5 Times Reebok Made an Impact on Pop Culture

Reebok has positioned itself at the center of sports and culture throughout its history, creating classic footwear for the ages. Here, FN chronicles revolutionary moments that have cemented the label’s stature.

The Aerobics Boom 1982

reebok, freestyle sneakers, aerobics
The Freestyle sneakers came in a rainbow of colors.
CREDIT: Courtesy of Reebok

In the early 1980s, a new West Coast fitness 
craze was spreading across the country. Reebok executive Angel Martinez, then a sales rep in 
the region, noticed during a visit to his wife’s aerobics class that there was a lack of proper footwear, so he worked with designer Paul Brown to create the Freestyle, Reebok’s first bona fide female-oriented sneaker. “This was truly a game changer when it went to market in 1982. Women who were engaged in aerobics were doing this later in life, which means they grew up prior to Title IX and are now doing group activities for the first time,” said Erin Narloch, senior archive manager.

Jane Fonda, Reebok, aerobics, sneakers
Jane Fonda wears Reeboks to teach aerobics to the L.A. Dodgers in 1986.
CREDIT: Rex Shutterstock

Through calculated placements at fitness studios, the aerobics phenomenon caught on, and the brand sold over 30,000 pairs within the first month. Even Jane Fonda adopted the shoes in her classes. Eventually, celebrities embraced the style — Cybill Shepherd famously wore them on the 1985 Emmys red carpet. As more colorways were introduced throughout the ’80s, the shoe became 
a hit nationwide, and the Freestyle was soon 
popping up all over New York’s boroughs, where the term “5411s” was coined (at that time, the 
shoe retailed for $49.99 and with tax came out 
to $54.11).

No-Look Dunk 1991

Reebok’s peak moment of convergence between sports and culture is arguably the Pump, which debuted in 1989 and was a turning point for fusing technology and footwear. The shoe was the first of its kind to utilize an internal inflation device to allow wearers a customized fit by simply pumping up the tongue. It was the brand’s answer to Nike’s Air Jordans. “When we think of the Pump in 
general, this is Reebok’s foray into basketball,” Narloch said. “In 1991 at the NBA All Star Weekend dunk contest, Dee Brown put us on the map when, just before his no-look dunk, he took the time to pump up his shoe. That demonstrated its benefit to a national, if not international, audience. You couldn’t have asked for anything more.” The pump became the footwear of choice for a number of athletes, including world tennis champion Michael Chang, who was endorsed by the brand. And its popular series of commercials featured some 
of the biggest sports names of the day, including 
Shaquille O’Neal, Dominique Wilkins and Dennis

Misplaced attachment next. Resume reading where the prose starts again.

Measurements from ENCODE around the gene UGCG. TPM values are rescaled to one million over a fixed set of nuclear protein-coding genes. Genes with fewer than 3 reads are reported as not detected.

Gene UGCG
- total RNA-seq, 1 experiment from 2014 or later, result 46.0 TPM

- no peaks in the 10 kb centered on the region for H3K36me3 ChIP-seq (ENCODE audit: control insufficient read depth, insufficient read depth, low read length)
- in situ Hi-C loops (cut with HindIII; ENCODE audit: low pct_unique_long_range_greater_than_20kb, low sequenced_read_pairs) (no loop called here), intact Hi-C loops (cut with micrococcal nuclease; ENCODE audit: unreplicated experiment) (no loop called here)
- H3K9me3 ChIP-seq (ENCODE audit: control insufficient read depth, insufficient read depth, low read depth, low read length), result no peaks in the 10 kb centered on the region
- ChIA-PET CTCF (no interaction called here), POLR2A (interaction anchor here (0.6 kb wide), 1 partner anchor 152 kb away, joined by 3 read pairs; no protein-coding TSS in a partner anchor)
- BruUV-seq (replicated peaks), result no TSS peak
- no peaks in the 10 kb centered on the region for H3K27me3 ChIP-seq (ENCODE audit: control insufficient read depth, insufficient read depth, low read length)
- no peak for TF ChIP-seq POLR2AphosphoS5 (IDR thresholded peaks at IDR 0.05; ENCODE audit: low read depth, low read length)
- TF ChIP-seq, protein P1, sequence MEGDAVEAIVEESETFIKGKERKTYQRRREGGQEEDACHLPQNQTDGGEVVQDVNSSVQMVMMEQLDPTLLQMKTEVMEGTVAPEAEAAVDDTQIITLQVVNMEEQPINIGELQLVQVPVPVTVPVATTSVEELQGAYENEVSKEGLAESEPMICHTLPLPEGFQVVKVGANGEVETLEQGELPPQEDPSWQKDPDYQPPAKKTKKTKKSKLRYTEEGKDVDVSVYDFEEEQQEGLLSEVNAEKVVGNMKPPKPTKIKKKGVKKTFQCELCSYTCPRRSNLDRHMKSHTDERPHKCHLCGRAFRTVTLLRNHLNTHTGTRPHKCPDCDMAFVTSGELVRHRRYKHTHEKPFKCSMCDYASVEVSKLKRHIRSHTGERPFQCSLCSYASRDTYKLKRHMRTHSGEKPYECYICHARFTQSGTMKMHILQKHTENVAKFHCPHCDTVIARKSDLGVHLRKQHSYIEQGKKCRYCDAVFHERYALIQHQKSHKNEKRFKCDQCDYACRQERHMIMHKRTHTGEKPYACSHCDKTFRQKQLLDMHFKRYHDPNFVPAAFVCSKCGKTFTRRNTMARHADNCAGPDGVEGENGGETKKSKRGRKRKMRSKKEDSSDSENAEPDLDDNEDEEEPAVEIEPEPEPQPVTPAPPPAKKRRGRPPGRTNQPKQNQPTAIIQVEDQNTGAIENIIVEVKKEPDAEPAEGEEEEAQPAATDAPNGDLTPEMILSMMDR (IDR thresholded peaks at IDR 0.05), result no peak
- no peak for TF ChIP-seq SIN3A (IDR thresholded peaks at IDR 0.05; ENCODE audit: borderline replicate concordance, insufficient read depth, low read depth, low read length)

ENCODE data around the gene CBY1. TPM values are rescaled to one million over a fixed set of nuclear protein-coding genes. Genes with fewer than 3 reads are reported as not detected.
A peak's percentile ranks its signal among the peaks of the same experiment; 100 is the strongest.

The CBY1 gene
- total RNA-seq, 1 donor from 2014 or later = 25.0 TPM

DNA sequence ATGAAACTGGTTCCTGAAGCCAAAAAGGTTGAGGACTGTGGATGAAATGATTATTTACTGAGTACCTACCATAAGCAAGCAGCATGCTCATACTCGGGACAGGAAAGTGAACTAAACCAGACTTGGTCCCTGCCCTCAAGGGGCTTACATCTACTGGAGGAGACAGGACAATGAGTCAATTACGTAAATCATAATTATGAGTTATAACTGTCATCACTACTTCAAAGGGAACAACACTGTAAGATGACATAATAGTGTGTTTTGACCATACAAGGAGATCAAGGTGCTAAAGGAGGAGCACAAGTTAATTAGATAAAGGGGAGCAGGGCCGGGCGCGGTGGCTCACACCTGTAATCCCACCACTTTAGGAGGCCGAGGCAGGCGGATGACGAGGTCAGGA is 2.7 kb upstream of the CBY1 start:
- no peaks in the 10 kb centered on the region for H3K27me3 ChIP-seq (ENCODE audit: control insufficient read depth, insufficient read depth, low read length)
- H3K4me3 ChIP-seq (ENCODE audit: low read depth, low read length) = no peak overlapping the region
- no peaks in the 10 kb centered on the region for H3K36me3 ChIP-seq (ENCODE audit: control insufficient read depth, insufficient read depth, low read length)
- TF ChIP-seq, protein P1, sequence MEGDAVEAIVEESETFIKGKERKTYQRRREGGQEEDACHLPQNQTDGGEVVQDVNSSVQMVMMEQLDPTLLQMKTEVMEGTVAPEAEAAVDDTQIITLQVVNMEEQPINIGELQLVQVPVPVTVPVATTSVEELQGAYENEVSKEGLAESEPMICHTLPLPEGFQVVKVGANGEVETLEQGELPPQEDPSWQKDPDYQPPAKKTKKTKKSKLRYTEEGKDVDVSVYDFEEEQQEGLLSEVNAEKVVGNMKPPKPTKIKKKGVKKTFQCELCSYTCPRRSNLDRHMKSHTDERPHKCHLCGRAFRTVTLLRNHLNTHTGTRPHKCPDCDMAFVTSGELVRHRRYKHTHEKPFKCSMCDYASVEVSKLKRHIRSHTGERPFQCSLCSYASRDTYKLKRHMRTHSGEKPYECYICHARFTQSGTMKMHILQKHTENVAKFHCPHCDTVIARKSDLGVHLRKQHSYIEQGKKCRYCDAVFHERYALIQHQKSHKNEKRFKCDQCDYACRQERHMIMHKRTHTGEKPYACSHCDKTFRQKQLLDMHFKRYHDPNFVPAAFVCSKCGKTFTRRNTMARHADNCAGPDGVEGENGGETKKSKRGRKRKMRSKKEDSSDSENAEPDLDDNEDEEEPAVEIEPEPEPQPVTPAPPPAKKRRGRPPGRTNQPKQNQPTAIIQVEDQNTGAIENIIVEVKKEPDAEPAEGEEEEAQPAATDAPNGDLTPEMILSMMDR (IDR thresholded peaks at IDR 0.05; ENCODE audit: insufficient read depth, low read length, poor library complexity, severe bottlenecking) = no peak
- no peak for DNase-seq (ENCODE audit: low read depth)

Rodman — and even comedian Sinbad.

Reebok pump, 1990, vintage retro advertisement
A 1990 Pump ad.
CREDIT: Courtesy of Reebok

Allen Iverson 1996

One of Reebok’s most powerful athletic endorsements was with NBA star and league MVP Allen Iverson. The brand beat out Nike to sign the basketball pro over 20 years ago and officially extended him a lifetime deal in 2001. “Allen was a game changer in the sense of individual style and in a category where you’re told, ‘You can only look this way.’ He broke many of those barriers, and Reebok took a risk to be alongside Allen. During the process, we created two of the most iconic basketball footwear franchises of all time: the Question and the Answer,” Narloch said. Iverson’s signature Question and Answer sneakers are the second-longest-running basketball lines in history and continue to be a hit among sneaker lovers. Rapper Cam’ron will be the latest to put his spin on the Question. Recently, he revealed images on Instagram of his Dipset-themed shoe design and stated that it will release in the fall.

The Hot Boys 1999

polo silk, reebok classics
New Orleans hip-hop photographer Polo Silk in Reeboks
CREDIT: Courtesy of Reebok

Reebok forged a path all its own in the 1990s 
when it began endorsing musicians as well as 
athletes. In particular, its sneakers were a 
mainstay on the feet of rapper Lil Wayne and other members of the Hot Boys, who prominently sported the Workout sneakers, nicknamed 
“Soldiers.” James Hardaway, currently global 
product manager for Reebok, noticed the connection in 1999 and persuaded his bosses to outfit the artists for Juvenile and Mannie Fresh’s “I Got That Fire” video that year. The willingness to bank on an untested marketing strategy — fusing the world 
of athletics with music — is what helped Reebok seal its cultural relevance. “No matter who you are or where you come from, you can wear Reebok and make it your own,” Narloch said. “While 
the Hot Boys continued to get more and more famous, Lil Wayne and Birdman continued to 
wear Reebok, and that’s because it was adopted [into their culture].”

Reebok x Chanel 2001

chanel, logo
Chanel’s interlocking logo
CREDIT: Shutterstock

Long before streetwear infiltrated the luxury market, Reebok laid the groundwork for athletic and high-fashion sneaker collaborations. The athletic brand popped up on the runway 17 years ago through a partnership with Chanel. At the French label’s spring ’01 show, the duo debuted the Chanel x Reebok Instapump Fury, featuring the Instapump’s cagelike silhouette, accented with Chanel’s interlocking-C logo on the heel. The shoe remains a major touch point for designers in the industry and was the inspiration for a 2016 collab created by Concepts. “Reebok has always been the brand for everybody, and there is something very colorful about that,” said Narloch. “While we have worked with incredible musicians, rappers and athletes or fashion houses like Chanel, we’ve done it five to 20 years before everyone else.”

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